When Sachin Chaudhry was 18 years old in Chandigarh in 1994, his “brilliant” 12-year-old brother suffered from schizophrenia.

The younger boy was “bullied at school” and the family fell into “a negative spiral” due to ignorance and the stigma associated with the condition.

There was nowhere to turn for help or support, he remembers.

“We would wait for two hours, three hours and longer (at clinics and hospitals) for help. We had no other option but to talk to other patients and their families (with similar mental problems),” he told India-West.

“Initially, they were not willing to share their problems or personal stories,” but after breaking through to them, “there was a sigh of relief” when families realized that there were others who could understand what they were experiencing, he added.

“My entire teenage years were spent around my brother, trying to do something for him,” Chaudhry said. “He was misdiagnosed. There was no need for him to be put on medications.”

Chaudhry’s background led him to co-found TrustCircle, a for-profit company that provides a “peer-centered mental health network for consumers, caregivers and healthcare providers.”

Linda Stalters, executive director of Schizophrenia and Related Disorders Alliance of America, is quoted on the Web site (www.trustcircle.co) as saying that TrustCircle “has made great progress in a very short time and has received support in their efforts from NAMI (National Alliance on Mental Illness), SARDAA, PsychCongress, the University of Pennsylvania and Harvard University.”

The World Health Organization and the London School of Hygiene & Tropical Medicine’s Centre of Global Mental Health included TrustCircle in a Mental Health Innovation Network that debuted at the World Health Innovation Summit in 2013.

In addition, at the 2012-2013 Wharton Business Plan Competition at the University of Pennsylvania, TrustCircle won a $1,000 committee award for being the “Most Social Venture.”

One of TrustCircle’s advisors is Matcheri Keshavan, vice-chair for public psychiatry at the Beth Israel Deaconess medical center, at the Harvard Medical School, and editor in chief of the Asian Journal of Psychiatry.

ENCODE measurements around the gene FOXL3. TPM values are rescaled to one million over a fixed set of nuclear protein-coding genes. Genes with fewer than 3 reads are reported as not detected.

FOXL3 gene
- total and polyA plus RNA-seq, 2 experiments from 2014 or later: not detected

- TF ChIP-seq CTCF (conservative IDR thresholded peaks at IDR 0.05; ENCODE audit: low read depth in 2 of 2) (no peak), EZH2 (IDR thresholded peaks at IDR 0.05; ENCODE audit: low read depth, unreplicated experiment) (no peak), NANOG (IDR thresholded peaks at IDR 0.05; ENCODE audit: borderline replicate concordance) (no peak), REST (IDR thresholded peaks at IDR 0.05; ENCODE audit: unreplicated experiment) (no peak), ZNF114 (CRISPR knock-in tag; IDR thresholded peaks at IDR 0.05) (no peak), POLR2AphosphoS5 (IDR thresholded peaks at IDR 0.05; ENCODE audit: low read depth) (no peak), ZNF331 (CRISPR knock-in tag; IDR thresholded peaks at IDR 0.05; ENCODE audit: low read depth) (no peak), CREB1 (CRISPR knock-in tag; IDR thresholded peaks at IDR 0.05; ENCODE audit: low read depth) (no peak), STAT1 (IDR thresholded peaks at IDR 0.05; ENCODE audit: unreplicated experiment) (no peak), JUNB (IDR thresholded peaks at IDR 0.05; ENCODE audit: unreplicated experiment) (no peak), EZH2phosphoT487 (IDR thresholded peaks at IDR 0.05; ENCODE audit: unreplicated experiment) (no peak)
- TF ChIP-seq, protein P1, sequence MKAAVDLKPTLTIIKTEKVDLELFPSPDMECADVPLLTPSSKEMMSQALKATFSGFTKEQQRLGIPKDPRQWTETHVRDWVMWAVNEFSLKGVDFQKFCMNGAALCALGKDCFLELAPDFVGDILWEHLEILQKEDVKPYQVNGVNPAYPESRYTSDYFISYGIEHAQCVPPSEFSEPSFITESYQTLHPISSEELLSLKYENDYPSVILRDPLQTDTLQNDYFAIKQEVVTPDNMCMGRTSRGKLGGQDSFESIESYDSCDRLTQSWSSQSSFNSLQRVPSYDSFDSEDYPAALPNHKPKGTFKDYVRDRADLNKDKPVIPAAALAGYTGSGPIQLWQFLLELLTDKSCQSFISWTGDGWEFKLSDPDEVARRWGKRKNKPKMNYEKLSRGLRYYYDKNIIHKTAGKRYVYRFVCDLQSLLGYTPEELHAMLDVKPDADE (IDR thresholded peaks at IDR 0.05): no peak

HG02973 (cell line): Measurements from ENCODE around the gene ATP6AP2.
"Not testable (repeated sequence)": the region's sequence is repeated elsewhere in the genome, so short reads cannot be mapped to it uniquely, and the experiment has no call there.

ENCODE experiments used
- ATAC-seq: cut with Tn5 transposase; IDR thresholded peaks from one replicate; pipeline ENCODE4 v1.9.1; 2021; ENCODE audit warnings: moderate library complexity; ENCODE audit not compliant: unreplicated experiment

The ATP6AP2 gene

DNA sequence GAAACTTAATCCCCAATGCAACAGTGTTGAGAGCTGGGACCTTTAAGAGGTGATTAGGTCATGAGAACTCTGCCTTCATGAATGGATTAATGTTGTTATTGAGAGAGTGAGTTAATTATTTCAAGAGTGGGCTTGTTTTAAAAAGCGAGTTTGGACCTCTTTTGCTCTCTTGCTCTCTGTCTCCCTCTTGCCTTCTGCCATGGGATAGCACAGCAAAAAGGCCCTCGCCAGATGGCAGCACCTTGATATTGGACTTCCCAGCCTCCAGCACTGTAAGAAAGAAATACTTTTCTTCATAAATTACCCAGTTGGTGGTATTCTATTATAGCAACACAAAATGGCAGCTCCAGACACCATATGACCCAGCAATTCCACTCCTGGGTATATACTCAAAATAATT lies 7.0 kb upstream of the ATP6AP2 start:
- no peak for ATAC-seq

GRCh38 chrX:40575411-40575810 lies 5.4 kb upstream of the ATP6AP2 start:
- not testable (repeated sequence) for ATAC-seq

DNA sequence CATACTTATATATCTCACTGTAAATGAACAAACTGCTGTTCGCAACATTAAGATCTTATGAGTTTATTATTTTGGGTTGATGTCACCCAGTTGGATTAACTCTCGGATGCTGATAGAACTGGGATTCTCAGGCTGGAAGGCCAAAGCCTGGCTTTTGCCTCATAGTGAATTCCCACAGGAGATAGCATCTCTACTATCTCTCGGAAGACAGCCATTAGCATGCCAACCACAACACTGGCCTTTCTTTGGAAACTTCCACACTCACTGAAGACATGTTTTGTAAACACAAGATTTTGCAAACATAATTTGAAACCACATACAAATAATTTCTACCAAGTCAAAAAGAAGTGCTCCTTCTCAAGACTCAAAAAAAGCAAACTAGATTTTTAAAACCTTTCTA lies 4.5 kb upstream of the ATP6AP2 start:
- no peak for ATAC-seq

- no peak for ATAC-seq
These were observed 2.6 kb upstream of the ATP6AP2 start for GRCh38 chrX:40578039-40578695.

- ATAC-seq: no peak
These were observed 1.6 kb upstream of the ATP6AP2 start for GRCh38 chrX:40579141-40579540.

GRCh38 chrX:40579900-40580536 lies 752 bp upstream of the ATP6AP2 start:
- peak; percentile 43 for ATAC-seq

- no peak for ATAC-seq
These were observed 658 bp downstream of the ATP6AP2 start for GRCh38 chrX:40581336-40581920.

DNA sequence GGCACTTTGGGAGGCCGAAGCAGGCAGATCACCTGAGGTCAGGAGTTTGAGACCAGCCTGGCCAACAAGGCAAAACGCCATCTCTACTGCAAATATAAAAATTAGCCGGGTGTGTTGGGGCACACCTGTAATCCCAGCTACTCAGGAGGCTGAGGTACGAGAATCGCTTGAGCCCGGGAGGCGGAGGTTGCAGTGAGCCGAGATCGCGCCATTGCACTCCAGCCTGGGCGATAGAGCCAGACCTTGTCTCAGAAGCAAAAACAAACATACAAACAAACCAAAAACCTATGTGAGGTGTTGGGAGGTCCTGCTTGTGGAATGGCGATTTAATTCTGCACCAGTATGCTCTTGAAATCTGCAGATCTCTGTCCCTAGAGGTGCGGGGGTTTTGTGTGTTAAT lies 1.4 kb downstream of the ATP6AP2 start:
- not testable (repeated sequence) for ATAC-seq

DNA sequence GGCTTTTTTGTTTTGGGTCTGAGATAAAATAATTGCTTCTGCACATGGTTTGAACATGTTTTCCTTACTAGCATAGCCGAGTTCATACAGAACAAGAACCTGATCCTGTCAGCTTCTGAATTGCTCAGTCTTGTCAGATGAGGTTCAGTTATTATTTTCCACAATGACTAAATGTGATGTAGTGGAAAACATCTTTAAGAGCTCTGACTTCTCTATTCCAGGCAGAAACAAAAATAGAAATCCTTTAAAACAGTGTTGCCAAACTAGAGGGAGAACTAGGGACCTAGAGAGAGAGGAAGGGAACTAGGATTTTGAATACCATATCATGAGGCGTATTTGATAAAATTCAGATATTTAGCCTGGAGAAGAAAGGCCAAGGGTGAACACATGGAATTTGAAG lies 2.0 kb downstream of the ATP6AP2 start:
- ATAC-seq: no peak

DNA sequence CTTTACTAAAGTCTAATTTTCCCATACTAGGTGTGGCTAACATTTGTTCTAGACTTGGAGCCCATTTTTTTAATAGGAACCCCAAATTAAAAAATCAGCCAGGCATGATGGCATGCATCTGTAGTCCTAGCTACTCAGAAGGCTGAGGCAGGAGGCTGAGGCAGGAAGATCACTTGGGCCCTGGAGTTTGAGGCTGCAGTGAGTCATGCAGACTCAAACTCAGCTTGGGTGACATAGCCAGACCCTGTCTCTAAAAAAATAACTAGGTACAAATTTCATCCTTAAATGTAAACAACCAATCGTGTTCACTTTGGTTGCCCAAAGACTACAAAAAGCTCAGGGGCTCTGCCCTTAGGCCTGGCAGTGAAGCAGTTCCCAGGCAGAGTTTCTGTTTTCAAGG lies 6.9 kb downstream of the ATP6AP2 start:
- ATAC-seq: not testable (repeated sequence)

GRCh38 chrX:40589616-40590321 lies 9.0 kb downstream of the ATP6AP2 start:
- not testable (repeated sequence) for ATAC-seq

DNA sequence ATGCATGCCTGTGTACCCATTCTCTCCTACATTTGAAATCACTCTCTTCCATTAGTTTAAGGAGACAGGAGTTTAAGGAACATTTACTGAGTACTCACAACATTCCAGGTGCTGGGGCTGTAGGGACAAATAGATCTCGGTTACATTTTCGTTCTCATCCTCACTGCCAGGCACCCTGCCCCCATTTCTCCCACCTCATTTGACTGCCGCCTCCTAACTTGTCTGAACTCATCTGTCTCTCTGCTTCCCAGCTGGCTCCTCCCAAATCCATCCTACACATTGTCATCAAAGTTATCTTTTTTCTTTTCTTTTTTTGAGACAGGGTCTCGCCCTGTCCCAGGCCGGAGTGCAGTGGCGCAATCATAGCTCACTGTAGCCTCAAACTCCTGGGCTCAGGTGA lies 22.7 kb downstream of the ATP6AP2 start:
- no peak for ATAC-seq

More than 150 caregivers have signed up in the network, Chaudhry told India-West. “Everybody can sign up for free,” he added.

“TrustCircle hopes to have 30,000 peers and caregivers and 500 healthcare providers by the end 2014.

“It has all been extremely motivating and inspiring,” said the Indian American TrustCircle CEO, who has a bachelor’s degree in computer science and engineering from the National Institute of Technology and an MBA from The Wharton School.

He operates the company from a garage in San Ramon, Calif. TrustCircle is focused on providing “access to a trustworthy community of support,” “access to the best mental health professionals,” and giving those seeking help the chance to ask questions and share knowledge about mental health issues.

Future plans include allowing members to track their health history in a secure and health-compliant environment, book psychiatric appointments and participate in Web-based psychiatric sessions.

“There are other discussion forums, but nothing in real time” where those seeking mental health assistance can speak directly to mental health professionals. “There is nothing that connects these two communities,” he said.

Chaudhry has bootstrapped the company and is seeking additional funding, but he only wants like-minded investors who see the need for helping those who don’t know where to turn when faced with mental illness in their families. “I don’t want dumb money,” he said.

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